I am a new PhD student in Department of Near Eastern Studies. My field of interest lies primarily in eastern Anatolia in the late Ottoman Empire. I’d like to explore the establishment and strengthening of direct control from Istanbul, the interaction between central government and local notables, and politics of identity in this multiethnic region. I am also interested in the Ottoman Empire in comparative contexts, the relations between China and Middle Eastern countries, and nationalism in the Middle East.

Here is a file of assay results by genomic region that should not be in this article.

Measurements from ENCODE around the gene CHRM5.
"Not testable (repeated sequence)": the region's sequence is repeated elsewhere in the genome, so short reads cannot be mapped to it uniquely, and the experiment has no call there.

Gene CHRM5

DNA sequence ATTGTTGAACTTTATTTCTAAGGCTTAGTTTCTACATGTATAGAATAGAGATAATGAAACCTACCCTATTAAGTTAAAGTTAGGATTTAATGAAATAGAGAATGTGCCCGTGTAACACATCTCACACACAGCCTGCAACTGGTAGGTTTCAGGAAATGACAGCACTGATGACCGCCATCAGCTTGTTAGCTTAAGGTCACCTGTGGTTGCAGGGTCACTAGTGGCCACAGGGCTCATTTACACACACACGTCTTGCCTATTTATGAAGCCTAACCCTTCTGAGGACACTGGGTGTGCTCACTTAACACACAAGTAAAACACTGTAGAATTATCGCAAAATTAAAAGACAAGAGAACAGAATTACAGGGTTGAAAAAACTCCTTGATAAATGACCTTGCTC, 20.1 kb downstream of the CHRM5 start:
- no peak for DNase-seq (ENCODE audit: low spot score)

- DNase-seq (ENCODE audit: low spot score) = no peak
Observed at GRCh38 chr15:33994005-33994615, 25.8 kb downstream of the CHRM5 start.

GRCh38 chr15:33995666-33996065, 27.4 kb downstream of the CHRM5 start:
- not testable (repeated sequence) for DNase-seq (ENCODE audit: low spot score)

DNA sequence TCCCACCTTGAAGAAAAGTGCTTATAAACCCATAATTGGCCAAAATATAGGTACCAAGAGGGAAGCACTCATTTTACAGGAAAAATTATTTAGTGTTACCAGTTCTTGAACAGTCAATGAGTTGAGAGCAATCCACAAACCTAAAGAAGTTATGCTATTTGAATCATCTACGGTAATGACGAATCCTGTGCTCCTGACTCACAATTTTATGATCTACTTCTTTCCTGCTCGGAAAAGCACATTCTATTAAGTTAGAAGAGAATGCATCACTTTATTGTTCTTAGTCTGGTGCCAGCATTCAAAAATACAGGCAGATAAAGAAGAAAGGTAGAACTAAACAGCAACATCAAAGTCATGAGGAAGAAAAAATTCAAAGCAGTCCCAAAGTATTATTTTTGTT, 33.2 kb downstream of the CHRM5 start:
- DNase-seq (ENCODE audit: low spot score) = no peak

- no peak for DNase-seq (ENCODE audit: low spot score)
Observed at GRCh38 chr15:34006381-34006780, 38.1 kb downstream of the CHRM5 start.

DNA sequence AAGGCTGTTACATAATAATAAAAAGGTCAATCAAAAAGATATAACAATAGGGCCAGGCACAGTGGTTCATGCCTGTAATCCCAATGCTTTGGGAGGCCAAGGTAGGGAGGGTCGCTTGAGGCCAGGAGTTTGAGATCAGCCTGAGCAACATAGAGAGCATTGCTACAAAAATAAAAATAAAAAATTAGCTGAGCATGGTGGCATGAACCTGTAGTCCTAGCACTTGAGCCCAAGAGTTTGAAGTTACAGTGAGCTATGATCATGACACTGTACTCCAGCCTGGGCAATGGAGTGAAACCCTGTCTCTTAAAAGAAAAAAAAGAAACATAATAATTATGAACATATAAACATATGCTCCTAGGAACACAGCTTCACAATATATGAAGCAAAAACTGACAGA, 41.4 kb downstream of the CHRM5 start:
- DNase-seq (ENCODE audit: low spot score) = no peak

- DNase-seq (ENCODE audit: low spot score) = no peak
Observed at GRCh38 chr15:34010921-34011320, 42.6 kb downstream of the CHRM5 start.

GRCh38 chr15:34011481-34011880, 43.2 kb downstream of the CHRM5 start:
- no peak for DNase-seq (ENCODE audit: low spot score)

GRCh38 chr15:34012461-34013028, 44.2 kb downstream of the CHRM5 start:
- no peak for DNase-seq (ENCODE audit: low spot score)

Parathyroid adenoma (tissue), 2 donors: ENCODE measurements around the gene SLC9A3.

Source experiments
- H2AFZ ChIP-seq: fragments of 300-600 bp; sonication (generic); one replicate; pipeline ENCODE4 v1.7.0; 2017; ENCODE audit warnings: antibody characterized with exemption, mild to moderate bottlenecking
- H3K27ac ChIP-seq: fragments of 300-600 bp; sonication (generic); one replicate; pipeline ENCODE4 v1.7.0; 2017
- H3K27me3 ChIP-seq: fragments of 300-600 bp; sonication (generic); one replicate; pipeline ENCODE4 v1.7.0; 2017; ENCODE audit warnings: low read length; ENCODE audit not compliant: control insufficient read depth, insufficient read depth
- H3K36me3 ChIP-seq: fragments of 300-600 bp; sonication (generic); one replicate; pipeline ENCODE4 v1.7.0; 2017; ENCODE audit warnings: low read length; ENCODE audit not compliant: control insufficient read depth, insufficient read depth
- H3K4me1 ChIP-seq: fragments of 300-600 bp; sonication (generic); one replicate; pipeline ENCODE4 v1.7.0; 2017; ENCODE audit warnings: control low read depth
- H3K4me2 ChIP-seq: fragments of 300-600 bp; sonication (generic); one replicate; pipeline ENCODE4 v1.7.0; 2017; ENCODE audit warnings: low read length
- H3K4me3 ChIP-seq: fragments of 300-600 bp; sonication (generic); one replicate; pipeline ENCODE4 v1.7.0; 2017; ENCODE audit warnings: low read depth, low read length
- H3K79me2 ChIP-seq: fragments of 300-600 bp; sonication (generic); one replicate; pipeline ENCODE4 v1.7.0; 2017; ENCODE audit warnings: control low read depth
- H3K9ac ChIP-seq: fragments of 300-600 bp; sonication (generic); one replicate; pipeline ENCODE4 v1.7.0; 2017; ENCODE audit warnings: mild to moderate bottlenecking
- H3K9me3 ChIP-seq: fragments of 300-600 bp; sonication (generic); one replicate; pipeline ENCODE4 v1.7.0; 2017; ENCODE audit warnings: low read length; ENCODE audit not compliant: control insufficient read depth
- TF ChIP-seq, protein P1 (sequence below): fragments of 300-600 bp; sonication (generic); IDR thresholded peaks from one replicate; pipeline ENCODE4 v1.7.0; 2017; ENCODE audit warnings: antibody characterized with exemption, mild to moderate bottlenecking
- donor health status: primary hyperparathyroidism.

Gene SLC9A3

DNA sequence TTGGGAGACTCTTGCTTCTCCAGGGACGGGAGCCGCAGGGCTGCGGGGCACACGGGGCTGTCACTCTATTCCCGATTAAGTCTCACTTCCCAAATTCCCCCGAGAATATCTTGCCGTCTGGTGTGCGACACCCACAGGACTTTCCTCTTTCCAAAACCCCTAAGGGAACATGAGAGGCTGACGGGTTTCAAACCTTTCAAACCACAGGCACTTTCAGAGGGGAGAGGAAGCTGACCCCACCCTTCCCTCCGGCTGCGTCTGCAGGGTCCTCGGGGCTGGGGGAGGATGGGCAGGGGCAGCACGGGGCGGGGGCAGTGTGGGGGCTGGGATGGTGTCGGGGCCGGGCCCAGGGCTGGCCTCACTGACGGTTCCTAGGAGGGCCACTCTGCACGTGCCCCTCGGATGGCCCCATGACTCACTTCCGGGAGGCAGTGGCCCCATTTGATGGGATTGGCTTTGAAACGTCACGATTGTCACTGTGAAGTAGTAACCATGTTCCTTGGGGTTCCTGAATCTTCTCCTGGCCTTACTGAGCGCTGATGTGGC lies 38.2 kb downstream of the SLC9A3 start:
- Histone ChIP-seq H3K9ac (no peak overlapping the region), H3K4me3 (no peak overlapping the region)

My interest in the Middle East started when I found an untouched book on Middle Eastern history, The Caliphate: Its Rise and Fall written by the British Orientalist Sir William Muir, in the library of my high school, The Affiliated High School of Fujian Normal University. To know more about this region, I got a BA in history and Arabic from Peking University, China. I subsequently finished my MA program in history at Peking University. Under the guidance of my advisor, Dr. Zan Tao, I gradually switched my interest from modern Arab countries to the late Ottoman Empire and early Republic of Turkey. I was lucky enough to be an exchange student in the Department of Central Eurasian Studies at Indiana University-Bloomington, with the financial aid from the Tang Research Foundation. The incredible four months in CEUS greatly improved my modern Turkish, and made me determined to apply for PhD programs in the US.